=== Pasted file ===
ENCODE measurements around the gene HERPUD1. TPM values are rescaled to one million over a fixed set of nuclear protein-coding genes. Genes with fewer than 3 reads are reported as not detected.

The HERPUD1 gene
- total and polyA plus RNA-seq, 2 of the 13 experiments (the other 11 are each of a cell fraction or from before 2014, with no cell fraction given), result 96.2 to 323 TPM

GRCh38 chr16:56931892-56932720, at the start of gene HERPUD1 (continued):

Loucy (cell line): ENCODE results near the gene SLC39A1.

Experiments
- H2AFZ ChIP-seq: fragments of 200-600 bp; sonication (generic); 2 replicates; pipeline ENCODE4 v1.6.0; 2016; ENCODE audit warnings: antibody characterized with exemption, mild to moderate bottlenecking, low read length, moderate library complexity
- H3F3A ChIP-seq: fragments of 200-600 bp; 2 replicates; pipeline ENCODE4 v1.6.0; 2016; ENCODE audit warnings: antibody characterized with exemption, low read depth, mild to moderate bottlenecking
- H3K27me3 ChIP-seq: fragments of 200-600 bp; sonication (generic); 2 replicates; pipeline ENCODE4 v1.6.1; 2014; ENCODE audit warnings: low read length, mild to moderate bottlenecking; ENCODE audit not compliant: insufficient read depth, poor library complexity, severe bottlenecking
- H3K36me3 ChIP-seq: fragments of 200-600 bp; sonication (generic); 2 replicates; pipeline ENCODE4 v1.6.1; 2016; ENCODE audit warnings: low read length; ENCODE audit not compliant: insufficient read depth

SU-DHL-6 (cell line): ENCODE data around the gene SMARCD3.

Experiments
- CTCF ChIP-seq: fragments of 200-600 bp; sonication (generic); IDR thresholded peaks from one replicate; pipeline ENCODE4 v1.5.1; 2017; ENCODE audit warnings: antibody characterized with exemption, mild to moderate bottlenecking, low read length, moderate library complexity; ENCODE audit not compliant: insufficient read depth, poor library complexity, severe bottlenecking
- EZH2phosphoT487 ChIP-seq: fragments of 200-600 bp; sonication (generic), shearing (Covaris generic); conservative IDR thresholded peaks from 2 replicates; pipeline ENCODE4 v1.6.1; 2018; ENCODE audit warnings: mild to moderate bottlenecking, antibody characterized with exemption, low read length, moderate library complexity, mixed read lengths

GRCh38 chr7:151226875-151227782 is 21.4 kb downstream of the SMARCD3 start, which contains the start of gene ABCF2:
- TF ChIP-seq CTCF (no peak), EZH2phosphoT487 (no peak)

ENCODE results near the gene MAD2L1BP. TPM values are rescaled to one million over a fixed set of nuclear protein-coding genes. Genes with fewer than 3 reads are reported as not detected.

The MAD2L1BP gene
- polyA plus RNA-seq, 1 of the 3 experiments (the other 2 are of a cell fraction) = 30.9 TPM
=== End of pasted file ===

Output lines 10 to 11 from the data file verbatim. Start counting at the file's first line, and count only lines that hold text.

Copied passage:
- H3K36me3 ChIP-seq: fragments of 200-600 bp; sonication (generic); 2 replicates; pipeline ENCODE4 v1.6.1; 2016; ENCODE audit warnings: low read length; ENCODE audit not compliant: insufficient read depth

SU-DHL-6 (cell line): ENCODE data around the gene SMARCD3.